On the face of it, an outgo of almost Rs 12 lakh annually for every Agniveer for 75 per cent of Agniveers (starting from 2026 onwards), may not have much impact on the availability of funds. While more funds are indeed required for acquiring equipment, it should not happen at the cost of adversely impacting combat effectiveness. Agnipath is not an optimum solution towards achieving that end.

If the idea was to enhance the availability of funds, the government should have focused on improving the teeth-to-tail ratio in the defence services. There are many support arms which can be trimmed to achieve this end.

Combat effectiveness should have been the basic consideration which will be severely affected because the training of Agniveers has been shortened. Training gives confidence and motivation which an inadequately trained Agniveer is unlikely to have, more so because of a lack of certainty about his future. An inadequately trained and demotivated soldier is likely to be the first to desert his comrades.

The Agnipath scheme also needs to be analysed in the context of its impact on society. Firstly, it is likely to discourage the youth from joining the armed forces, a phenomenon which is already visible in the reported lack of crowds at recruitment rallies. The most important of which is the uncertainty over tenure within the organisation. Not only will they have spent four formative years of their lives in the forces, but they will face the prospect of finding another job in the open market for which he is not equipped with adequate skills or the necessary education.

The harsh reality is that they will most likely get a job as a low-paying security guard in the mushrooming private security industry. They are likely to find it difficult to adjust to a civilian atmosphere after having served in defence forces. Even the alternative of giving preference to Agniveers in the Central Armed Police Forces, i.e., the BSF, the CRPF, the CISF, the ITBP, and the SSB, or even in the police, may not lead to absorption of all released Agniveers.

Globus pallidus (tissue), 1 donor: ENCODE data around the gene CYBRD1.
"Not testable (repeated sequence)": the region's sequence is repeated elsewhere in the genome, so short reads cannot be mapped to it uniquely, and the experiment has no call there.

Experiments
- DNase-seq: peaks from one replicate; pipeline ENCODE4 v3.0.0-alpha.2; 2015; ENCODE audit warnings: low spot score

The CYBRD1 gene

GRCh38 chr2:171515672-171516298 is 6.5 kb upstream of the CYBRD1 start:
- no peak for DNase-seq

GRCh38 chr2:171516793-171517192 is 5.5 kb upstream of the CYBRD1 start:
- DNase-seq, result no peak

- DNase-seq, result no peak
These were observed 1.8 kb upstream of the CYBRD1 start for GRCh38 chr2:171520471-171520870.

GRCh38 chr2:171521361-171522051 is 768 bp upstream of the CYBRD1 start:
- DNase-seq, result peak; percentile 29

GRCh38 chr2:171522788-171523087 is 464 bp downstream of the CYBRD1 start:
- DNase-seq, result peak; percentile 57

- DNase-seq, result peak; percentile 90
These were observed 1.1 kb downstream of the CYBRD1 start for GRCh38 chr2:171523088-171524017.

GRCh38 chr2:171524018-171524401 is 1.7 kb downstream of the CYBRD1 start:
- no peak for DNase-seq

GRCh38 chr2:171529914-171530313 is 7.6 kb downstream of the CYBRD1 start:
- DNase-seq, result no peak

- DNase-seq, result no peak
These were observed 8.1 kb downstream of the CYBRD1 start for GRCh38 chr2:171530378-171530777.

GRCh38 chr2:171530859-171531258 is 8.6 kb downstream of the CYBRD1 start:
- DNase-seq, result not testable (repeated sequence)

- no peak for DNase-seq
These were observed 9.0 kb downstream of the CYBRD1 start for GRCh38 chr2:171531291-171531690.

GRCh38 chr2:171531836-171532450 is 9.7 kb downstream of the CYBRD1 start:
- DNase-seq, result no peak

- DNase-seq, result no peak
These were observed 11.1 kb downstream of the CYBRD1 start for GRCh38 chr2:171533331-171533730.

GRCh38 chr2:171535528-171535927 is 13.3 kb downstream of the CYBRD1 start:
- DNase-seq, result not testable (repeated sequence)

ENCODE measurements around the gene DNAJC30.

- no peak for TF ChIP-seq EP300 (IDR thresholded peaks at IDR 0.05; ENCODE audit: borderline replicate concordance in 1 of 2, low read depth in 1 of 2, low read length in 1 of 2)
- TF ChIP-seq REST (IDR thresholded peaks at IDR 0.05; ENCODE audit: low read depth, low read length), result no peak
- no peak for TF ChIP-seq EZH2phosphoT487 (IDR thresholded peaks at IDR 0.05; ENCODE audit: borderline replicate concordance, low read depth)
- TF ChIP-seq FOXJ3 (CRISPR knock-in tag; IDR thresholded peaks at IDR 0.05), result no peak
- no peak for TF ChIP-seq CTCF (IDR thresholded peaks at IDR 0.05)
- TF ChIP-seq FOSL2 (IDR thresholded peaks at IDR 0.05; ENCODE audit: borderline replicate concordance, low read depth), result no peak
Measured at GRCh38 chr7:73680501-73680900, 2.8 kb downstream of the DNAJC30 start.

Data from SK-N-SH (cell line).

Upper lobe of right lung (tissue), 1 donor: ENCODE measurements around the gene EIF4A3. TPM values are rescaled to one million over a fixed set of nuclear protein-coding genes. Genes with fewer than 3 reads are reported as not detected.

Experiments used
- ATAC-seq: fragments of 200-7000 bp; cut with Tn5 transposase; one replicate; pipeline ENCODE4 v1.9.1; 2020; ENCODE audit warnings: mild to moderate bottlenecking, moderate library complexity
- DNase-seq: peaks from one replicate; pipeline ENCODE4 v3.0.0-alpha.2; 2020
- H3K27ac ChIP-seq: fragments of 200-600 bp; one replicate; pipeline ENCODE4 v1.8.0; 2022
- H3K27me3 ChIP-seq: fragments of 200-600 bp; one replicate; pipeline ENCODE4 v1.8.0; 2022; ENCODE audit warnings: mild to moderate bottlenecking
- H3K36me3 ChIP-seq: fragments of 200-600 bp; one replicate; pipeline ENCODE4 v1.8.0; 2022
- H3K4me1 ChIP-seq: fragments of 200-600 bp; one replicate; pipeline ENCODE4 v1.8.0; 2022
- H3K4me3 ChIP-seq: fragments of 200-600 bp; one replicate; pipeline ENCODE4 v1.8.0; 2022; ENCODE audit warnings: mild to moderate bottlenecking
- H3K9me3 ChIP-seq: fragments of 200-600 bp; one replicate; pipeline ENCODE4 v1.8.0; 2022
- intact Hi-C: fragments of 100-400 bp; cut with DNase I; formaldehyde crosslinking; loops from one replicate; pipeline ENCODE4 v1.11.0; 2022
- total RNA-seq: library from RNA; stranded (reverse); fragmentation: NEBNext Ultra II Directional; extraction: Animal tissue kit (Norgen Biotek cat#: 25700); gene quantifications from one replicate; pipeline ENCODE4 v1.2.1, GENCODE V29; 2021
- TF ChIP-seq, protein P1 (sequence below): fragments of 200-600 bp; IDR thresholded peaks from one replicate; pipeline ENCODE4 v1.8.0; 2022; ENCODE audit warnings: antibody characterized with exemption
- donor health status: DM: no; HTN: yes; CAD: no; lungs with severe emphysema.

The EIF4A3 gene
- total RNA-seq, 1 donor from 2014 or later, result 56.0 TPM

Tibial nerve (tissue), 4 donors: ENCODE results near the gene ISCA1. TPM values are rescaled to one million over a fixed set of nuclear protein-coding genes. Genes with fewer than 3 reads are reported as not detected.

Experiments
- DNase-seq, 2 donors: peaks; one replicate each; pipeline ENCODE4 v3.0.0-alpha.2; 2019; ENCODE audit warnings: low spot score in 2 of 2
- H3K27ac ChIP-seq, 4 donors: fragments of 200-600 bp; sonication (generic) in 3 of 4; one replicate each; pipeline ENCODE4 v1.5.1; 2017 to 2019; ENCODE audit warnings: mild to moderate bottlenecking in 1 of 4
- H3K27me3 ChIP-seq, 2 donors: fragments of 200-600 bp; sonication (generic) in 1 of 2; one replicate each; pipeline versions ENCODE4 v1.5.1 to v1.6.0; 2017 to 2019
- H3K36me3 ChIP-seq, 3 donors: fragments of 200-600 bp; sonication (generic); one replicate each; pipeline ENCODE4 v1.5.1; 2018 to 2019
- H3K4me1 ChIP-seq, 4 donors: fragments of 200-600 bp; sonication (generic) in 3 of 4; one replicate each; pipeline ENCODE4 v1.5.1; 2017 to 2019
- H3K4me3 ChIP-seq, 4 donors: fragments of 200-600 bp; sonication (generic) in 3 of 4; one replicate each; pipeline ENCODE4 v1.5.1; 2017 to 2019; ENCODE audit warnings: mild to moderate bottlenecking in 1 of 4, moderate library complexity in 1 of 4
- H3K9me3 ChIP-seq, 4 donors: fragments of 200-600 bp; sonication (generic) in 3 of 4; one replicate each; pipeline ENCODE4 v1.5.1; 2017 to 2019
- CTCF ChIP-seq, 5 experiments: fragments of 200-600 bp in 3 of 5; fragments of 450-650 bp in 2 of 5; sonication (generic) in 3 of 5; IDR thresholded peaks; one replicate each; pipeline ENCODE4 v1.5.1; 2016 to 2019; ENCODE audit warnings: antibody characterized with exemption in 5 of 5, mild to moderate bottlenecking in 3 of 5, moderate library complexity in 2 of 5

The lack of pension and other facilities like medical also are likely to adversely impact the Agniveers financially. The lump sum amount of Rs 12 lakh or so that they will receive isn’t adequate for them to start a proper business and simultaneously cater to the financial needs of their family.

The regular release of Agniveers, trained in handling weapons and other military aspects, especially if they are not able to find gainful employment, is also likely to adversely impact social harmony. We already have a large restive youth population facing unprecedented levels of unemployment, being exploited by fundamentalist organisations for hate crimes. The addition of trained but unemployed Agniveers in society could lead to its further militarisation.

The government must have an open mind and it must consider all options — including scrapping the scheme. Any modification in the scheme, like enhancement of tenure or increasing the percentage of retention, will require in-depth analysis.

The modifications must first be restricted to a pilot scheme to see its efficacy in detail before any kind of implementation. The scheme also has to be made more attractive by adding some perks like a medical facility and a canteen facility. The government must take a holistic view to make our defence forces more efficient.